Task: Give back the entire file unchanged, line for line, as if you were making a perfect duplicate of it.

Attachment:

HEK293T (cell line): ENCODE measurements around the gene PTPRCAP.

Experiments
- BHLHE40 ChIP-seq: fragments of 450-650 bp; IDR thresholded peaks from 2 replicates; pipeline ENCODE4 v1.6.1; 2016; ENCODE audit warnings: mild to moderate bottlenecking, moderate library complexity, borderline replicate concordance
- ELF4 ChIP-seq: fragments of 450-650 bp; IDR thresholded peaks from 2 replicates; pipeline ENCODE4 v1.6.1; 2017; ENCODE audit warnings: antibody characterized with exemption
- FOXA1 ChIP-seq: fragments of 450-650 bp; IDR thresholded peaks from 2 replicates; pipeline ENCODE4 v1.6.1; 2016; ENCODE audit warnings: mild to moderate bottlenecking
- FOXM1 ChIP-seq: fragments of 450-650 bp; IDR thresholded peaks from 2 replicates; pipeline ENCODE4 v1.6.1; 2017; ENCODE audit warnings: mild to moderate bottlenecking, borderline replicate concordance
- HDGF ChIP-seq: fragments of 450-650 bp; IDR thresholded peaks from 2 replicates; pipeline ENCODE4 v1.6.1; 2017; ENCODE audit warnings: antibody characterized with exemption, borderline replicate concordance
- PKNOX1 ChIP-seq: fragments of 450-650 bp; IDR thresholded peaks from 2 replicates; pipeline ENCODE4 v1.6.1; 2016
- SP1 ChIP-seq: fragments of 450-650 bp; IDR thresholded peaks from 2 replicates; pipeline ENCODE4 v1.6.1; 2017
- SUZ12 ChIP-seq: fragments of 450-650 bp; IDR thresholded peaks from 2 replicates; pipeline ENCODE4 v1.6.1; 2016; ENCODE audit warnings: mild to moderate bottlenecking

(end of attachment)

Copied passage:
HEK293T (cell line): ENCODE measurements around the gene PTPRCAP.

Experiments
- BHLHE40 ChIP-seq: fragments of 450-650 bp; IDR thresholded peaks from 2 replicates; pipeline ENCODE4 v1.6.1; 2016; ENCODE audit warnings: mild to moderate bottlenecking, moderate library complexity, borderline replicate concordance
- ELF4 ChIP-seq: fragments of 450-650 bp; IDR thresholded peaks from 2 replicates; pipeline ENCODE4 v1.6.1; 2017; ENCODE audit warnings: antibody characterized with exemption
- FOXA1 ChIP-seq: fragments of 450-650 bp; IDR thresholded peaks from 2 replicates; pipeline ENCODE4 v1.6.1; 2016; ENCODE audit warnings: mild to moderate bottlenecking
- FOXM1 ChIP-seq: fragments of 450-650 bp; IDR thresholded peaks from 2 replicates; pipeline ENCODE4 v1.6.1; 2017; ENCODE audit warnings: mild to moderate bottlenecking, borderline replicate concordance
- HDGF ChIP-seq: fragments of 450-650 bp; IDR thresholded peaks from 2 replicates; pipeline ENCODE4 v1.6.1; 2017; ENCODE audit warnings: antibody characterized with exemption, borderline replicate concordance
- PKNOX1 ChIP-seq: fragments of 450-650 bp; IDR thresholded peaks from 2 replicates; pipeline ENCODE4 v1.6.1; 2016
- SP1 ChIP-seq: fragments of 450-650 bp; IDR thresholded peaks from 2 replicates; pipeline ENCODE4 v1.6.1; 2017
- SUZ12 ChIP-seq: fragments of 450-650 bp; IDR thresholded peaks from 2 replicates; pipeline ENCODE4 v1.6.1; 2016; ENCODE audit warnings: mild to moderate bottlenecking